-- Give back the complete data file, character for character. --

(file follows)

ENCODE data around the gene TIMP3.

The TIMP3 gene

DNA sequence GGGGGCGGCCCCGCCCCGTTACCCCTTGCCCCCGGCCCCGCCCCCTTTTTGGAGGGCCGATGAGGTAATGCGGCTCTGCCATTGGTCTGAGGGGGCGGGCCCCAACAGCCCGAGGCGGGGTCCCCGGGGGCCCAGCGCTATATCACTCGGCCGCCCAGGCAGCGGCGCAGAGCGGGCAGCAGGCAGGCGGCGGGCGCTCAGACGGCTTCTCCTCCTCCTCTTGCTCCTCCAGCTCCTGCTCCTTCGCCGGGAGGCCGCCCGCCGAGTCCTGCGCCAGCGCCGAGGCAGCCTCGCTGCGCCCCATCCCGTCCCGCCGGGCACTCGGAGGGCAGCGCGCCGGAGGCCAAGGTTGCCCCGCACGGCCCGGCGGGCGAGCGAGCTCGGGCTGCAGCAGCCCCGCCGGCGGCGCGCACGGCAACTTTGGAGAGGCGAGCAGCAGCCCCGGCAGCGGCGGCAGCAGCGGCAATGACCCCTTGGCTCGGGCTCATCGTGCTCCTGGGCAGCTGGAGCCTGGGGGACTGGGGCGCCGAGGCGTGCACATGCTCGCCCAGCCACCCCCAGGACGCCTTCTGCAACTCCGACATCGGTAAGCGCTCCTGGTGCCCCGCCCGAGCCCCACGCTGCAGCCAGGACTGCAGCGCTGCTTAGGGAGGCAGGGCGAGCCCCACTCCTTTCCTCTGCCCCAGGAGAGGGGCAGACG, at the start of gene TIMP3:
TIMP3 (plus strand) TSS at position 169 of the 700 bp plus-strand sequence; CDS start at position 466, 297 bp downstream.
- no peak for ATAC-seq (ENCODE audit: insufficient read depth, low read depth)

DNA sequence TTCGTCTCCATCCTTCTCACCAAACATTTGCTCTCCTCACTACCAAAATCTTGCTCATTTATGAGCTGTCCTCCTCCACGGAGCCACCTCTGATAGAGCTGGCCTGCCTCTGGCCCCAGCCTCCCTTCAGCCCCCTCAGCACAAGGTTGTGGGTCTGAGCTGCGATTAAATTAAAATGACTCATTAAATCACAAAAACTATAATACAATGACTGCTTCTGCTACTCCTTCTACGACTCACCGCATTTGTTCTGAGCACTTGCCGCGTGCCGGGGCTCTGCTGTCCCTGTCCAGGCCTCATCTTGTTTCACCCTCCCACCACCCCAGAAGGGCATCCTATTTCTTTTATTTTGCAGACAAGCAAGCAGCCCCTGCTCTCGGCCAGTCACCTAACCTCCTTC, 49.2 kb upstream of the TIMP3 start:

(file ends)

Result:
ENCODE data around the gene TIMP3.

The TIMP3 gene

DNA sequence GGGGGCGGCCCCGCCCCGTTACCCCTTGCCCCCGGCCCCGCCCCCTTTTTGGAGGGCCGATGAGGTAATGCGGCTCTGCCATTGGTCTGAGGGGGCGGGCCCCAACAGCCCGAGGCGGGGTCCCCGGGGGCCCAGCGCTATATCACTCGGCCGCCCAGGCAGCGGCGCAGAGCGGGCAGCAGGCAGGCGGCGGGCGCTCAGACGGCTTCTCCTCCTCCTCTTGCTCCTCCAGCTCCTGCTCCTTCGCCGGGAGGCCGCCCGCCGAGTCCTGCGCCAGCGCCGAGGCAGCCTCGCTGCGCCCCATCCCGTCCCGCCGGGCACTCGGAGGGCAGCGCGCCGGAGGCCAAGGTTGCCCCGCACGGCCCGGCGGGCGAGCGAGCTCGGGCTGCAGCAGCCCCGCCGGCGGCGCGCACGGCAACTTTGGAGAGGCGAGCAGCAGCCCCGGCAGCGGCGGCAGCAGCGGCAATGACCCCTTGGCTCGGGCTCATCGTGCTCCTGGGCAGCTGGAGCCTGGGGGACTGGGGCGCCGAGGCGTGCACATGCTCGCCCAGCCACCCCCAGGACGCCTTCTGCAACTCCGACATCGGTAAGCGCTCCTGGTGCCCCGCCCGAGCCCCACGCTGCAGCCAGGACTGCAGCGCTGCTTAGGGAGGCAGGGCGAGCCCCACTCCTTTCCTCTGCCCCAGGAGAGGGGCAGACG, at the start of gene TIMP3:
TIMP3 (plus strand) TSS at position 169 of the 700 bp plus-strand sequence; CDS start at position 466, 297 bp downstream.
- no peak for ATAC-seq (ENCODE audit: insufficient read depth, low read depth)

DNA sequence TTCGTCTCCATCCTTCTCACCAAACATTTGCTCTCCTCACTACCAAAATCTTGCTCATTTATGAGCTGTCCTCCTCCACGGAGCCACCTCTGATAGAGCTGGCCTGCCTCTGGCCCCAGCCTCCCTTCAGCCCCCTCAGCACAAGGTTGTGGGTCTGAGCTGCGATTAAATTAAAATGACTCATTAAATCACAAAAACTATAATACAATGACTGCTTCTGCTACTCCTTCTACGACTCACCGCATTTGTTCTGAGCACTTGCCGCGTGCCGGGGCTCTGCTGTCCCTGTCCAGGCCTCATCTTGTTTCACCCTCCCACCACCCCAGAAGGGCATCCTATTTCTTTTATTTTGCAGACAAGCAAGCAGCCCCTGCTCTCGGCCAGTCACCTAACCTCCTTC, 49.2 kb upstream of the TIMP3 start: